Given vaccination rates, immunity and therapeutics, the most likely scenario is low prevalence of COVID-19 in the summer and fall, in Europe as well as the US, according to Gottlieb, COVID-19 advisor to NCLH, former FDA commissioner and Pfizer board member.
This bodes well for Europe and Alaska cruises, which are in their critical wave season sales period. Gottlieb noted he's planning a family cruise for summer and he has young children.
NCLH still expects to have its full fleet in service by late spring, President and CEO Frank Del Rio said.
A controlled environment, versus other congregate leisure activities
Cruises are 'an environment where you can very confidently calculate the risk,' Gottlieb said, because lines test so extensively and are required to report cases. However, COVID on ships attracts public and media attention since cases aren't tracked in airports, hotels, restaurants, theme parks and other congregate leisure activities.
The fact that some cruise ships had outbreaks early in the pandemic is 'not an easy narrative to shake,' Gottlieb acknowledged.
However, he continues to believe cruising is a leisure activity that 'lends itself to implementing measures that can tightly control the risk you're taking, that this could be a safer vacation than going into a hotel or a city where you really have no control over the environment you're in. You have no way to measure the risk and you don't have ready access to care should you need it.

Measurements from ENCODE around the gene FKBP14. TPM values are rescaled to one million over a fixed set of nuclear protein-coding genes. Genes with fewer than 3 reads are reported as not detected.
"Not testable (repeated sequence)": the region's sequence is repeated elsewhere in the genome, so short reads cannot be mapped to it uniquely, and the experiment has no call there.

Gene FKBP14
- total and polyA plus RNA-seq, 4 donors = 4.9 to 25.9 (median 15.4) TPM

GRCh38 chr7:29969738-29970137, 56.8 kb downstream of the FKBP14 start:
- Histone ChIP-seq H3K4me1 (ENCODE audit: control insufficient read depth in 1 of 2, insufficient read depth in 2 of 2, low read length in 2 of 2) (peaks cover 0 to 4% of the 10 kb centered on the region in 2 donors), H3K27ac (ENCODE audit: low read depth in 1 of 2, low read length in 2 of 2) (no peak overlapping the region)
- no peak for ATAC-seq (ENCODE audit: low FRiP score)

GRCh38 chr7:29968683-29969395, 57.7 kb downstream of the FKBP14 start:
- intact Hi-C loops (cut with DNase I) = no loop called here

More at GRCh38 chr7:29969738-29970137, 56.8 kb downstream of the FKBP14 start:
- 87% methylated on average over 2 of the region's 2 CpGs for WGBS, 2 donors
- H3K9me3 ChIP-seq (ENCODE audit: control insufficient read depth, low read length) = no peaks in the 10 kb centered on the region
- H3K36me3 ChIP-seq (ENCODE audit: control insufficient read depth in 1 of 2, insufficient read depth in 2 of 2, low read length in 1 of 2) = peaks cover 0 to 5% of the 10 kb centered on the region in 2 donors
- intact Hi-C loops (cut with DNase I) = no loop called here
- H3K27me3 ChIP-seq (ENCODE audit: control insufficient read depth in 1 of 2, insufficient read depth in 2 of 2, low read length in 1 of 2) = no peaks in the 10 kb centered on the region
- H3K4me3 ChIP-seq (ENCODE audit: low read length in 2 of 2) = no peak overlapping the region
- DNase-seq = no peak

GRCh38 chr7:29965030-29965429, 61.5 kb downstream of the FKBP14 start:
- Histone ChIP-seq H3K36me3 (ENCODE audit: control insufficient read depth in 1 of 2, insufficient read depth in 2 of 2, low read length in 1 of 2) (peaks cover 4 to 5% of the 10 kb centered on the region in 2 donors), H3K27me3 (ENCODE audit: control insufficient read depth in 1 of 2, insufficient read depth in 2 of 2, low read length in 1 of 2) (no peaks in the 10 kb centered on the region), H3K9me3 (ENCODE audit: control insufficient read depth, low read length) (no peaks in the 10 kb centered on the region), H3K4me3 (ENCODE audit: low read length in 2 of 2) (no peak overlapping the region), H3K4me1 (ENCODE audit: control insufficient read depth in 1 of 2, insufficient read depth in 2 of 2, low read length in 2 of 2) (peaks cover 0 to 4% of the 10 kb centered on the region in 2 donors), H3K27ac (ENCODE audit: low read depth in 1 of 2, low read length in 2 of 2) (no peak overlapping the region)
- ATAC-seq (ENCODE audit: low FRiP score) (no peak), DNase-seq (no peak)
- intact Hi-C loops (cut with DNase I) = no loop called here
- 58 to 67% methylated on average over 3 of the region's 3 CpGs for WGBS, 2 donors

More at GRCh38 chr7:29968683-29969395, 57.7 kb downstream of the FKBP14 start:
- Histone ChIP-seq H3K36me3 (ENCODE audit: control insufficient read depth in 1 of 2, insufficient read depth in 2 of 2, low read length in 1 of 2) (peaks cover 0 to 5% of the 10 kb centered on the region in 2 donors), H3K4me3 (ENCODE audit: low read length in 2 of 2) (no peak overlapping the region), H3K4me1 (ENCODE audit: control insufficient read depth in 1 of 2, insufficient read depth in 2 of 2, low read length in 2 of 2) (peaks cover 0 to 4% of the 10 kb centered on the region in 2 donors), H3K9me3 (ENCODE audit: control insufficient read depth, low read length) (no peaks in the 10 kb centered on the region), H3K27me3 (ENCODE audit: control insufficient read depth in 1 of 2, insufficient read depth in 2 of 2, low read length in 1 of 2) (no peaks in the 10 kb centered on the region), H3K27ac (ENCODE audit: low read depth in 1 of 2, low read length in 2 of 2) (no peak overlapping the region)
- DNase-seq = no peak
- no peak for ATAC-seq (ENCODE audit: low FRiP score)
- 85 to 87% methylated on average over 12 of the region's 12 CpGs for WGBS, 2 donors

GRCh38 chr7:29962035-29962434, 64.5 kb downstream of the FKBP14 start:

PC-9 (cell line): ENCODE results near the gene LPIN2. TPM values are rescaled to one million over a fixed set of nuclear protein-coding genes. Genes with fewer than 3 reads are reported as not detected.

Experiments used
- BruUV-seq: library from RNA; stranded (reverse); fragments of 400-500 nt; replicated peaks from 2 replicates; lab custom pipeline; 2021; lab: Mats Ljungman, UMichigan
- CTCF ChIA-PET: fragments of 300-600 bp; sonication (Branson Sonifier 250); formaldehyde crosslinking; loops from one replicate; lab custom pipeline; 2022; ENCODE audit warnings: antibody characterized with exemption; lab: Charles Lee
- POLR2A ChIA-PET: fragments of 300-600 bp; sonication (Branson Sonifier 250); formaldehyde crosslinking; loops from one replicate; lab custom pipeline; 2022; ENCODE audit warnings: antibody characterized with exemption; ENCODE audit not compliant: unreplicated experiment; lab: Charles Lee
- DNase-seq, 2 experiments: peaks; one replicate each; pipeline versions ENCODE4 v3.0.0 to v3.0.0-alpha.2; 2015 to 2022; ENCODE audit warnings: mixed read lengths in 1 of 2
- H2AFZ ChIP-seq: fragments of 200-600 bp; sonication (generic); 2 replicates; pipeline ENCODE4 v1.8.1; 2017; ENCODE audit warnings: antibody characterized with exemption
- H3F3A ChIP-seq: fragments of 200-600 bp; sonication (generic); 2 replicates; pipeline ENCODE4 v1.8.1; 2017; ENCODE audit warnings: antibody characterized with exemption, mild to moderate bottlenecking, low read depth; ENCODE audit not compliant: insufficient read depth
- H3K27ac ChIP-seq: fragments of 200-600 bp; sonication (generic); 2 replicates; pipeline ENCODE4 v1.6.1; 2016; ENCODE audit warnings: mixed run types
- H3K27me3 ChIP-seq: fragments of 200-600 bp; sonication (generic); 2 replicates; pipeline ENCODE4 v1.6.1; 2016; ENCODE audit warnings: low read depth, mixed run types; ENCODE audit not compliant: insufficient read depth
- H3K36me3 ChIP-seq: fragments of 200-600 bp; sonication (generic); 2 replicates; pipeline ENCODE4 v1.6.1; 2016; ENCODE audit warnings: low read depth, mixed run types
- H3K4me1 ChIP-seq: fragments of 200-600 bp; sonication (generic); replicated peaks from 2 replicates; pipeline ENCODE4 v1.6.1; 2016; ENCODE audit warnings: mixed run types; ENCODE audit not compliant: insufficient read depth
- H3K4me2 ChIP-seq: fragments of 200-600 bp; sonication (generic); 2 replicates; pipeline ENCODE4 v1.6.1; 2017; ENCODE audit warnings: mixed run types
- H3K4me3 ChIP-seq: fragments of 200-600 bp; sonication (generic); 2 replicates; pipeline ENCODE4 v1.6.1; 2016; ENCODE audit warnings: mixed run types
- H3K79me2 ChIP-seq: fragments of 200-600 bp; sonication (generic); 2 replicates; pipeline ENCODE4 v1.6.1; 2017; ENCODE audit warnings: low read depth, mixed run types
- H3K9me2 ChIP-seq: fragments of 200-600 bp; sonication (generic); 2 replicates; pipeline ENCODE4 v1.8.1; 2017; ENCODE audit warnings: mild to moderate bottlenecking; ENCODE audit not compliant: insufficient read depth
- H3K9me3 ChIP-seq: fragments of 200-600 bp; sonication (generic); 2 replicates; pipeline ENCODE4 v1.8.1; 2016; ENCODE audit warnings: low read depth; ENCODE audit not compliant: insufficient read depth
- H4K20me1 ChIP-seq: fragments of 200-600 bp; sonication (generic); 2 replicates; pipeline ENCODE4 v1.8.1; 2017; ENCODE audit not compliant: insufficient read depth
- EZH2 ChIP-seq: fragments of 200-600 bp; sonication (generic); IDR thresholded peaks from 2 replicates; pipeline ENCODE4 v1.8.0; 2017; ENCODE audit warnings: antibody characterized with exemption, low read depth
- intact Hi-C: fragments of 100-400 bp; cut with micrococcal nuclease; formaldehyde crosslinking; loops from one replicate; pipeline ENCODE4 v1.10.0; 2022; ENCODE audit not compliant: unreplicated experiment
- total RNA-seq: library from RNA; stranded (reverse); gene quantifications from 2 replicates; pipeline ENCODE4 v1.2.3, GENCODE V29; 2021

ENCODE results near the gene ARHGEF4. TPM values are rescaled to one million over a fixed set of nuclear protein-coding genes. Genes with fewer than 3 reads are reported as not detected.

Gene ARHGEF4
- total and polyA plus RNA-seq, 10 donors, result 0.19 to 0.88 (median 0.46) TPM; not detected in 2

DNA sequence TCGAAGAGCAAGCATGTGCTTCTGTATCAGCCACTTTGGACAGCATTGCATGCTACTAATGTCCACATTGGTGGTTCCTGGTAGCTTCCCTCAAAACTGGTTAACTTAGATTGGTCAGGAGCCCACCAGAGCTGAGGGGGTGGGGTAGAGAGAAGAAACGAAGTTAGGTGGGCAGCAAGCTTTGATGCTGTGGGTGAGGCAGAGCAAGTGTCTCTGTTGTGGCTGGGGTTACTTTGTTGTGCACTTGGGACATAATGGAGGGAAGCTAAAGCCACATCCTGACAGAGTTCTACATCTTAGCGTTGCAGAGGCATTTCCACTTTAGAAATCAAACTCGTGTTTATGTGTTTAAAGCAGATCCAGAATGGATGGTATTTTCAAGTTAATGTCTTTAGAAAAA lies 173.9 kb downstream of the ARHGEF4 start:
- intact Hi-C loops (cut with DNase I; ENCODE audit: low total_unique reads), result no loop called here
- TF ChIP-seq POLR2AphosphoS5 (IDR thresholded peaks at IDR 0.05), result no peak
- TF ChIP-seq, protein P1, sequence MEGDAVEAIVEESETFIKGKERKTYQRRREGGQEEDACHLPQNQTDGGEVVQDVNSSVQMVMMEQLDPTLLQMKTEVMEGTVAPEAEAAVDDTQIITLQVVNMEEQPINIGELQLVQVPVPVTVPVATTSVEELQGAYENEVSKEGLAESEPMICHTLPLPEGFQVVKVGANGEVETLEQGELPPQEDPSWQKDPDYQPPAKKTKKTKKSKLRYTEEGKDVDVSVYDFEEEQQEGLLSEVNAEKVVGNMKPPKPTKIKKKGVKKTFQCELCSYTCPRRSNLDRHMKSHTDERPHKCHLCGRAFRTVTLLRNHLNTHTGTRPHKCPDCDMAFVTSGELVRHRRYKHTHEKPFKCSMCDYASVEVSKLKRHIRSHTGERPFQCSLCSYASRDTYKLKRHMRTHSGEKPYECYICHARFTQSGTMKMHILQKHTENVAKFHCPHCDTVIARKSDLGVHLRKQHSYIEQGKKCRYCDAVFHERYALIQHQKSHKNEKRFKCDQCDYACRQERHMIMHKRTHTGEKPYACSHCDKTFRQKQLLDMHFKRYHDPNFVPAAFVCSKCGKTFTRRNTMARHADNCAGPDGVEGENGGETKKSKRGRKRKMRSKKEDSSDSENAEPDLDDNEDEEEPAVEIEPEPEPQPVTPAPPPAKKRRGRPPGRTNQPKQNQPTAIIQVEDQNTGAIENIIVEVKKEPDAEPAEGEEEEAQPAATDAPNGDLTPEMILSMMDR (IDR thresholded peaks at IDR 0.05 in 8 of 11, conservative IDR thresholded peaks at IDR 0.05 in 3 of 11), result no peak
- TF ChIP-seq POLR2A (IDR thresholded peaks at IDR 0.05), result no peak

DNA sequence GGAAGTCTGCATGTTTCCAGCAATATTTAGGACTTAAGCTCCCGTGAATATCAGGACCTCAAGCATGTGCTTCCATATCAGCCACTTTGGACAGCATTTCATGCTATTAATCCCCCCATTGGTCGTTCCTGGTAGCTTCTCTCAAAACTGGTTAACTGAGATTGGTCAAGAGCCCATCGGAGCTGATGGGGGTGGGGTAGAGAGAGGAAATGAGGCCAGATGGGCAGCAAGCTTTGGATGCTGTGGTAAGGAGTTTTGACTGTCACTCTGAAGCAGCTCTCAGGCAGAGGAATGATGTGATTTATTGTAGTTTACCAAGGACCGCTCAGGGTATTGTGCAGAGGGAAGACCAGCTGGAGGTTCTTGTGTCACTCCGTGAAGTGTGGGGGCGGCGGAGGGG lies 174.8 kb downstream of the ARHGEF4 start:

'In the cruise environment, we have the ability to tightly control the environment, to monitor the environment with testing and testing of crew ... and to give people very ready access not just to testing but to therapeutics.'
NCLH investments in therapeutics and testing
Gottlieb said NCLH had invested heavily in therapeutics and high-quality testing. Its three brands continue to have a full vaccination mandate.
Del Rio assured travel advisors Norwegian Cruise Line, Oceania Cruises and Regent Seven Seas Cruises would continue to put health and safety first.
'We take no chances. We fight the good fight,' he said.
Omicron has peaked in US East and West coasts
Omicron cases are coming down on the US East and West coasts, though the Midwest and Southwest are some weeks behind and still face the worst.
People will feel much safer this summer, Gottlieb predicted. It's also possible that a vaccine booster in the fall will not only reduce the severity of illness but restore the ability to prevent transmission, something that hasn't been as effective with Omicron.
The last wave?
Gottlieb expects this to be the last wave of COVID-19 infection, barring some 'black swan' event, adding he'd mistakenly thought the same about Delta. But circumstances are different now, and there's more consensus among virologists and epidemiologists that another major strain is probably not lurking out there.
He does worry about countries with low levels of immunity — China, most of all, where there's scant immunity outside of Wuhan and a less effective vaccine.
2022 the final year of pandemic?
'You would expect this is the final year of the pandemic,' Gottlieb said. COVID would then become epidemic, like flu, probably a seasonal matter and perhaps even less prevalent than flu thanks to vaccination, testing and therapeutics. That would mean 'It won't dominate our lives in the future.'
Del Rio welcomed Gottlieb's assessment and encouraged travel advisors to continue advocating for cruising in their important role of reassuring customers.
'We've endured two years of this monster and now is not the time to quit,' he said.